UT Law’s 30th Annual Technology Law Conference brings together a nationally recognized faculty of technology and licensing practitioners, in-house counsel from leading tech companies, and experts in copyright, trademark, open source, and data privacy and security for the latest issues affecting the technology industry.

Speakers: Bart W. Huffman

Event Type: Seminar, CLE / CPD

Location Name:
Four Seasons Hotel, Austin TX
Start Date/Time:
25 May 2017, 7:30 AM CDT
End Date/Time:
26 May 2017, 3:50 PM CDT

This year's program features:

  • A discussion of current technology policy and possible impacts under a Trump administration
  • Advanced licensing and service agreements—understanding key terms, practical negotiation and drafting strategies, and perspectives from the federal bench
  • Negotiating open source warranties and indemnities
  • GDPR Readiness in 2017
  • A look at the current cyber threat landscape and emerging issues for executive officers and board members
  • Innovative Approaches to Protecting IP in the Technology Sector
  • Programmable Money and the Future of Contracts
  • Key issues in technology M&A: the influence of activist shareholders, and navigating due diligence in technology transactions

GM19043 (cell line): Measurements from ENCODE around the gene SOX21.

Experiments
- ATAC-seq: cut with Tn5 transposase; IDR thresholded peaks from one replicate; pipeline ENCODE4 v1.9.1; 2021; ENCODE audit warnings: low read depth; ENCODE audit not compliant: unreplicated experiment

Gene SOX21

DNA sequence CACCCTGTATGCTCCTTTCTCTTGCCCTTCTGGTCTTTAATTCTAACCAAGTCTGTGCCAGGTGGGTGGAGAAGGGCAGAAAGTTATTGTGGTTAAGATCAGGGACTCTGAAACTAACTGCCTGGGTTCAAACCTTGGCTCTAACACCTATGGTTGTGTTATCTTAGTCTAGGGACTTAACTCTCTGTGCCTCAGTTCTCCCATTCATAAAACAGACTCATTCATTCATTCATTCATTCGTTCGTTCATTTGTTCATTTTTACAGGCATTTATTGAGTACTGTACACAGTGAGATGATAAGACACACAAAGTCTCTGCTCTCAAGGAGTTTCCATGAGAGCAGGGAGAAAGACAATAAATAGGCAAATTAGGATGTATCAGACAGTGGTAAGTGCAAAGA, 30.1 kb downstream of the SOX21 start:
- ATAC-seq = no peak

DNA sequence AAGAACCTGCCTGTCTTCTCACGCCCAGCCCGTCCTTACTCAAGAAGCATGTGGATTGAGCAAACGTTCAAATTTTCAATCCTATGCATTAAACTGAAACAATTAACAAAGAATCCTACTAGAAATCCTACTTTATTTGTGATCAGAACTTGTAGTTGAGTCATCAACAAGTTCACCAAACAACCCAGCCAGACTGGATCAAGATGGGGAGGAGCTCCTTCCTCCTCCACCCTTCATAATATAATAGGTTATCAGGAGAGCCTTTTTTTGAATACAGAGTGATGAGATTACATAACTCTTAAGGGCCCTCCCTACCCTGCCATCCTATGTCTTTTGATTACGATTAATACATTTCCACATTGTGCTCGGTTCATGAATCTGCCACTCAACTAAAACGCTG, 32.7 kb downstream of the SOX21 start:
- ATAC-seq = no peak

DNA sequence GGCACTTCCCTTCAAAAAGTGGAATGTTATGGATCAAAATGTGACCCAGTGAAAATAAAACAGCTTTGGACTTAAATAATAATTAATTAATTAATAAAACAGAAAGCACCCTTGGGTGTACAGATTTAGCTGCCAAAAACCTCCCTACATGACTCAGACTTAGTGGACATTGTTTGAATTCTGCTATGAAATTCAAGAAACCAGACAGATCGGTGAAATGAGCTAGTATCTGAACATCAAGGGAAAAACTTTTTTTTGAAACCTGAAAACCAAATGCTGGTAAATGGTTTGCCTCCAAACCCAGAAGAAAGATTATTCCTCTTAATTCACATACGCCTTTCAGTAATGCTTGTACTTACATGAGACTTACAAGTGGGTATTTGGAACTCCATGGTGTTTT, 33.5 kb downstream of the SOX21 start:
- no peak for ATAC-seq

• Immigration Update: Trump-Era Policies and Impacts on the Technology Sector
  • A panel of U.S. District Court Judges discussing current issues in technology law and best practices as they occur in federal litigation
  • 3.00 hours of Ethics, including a presentation on Technology’s Disruption of the Legal Profession
  • Multiple opportunities for networking, including Thursday Evening Reception for all attendees

Join Reed Smith partner Bart Huffman for his panel entitled "Cyber Security Governance—Addressing Emerging Expectations."  Explore the threat landscape as pertinent to an executive officer and/or board of directors, including the questions that should be asked in light of what applicable regulating bodies are expecting. Discuss how legal and industry requirements and guidance may be used to promote a cultural shift towards data protection, which has become increasingly important both in the US and abroad.

For more information, visit utcle.org.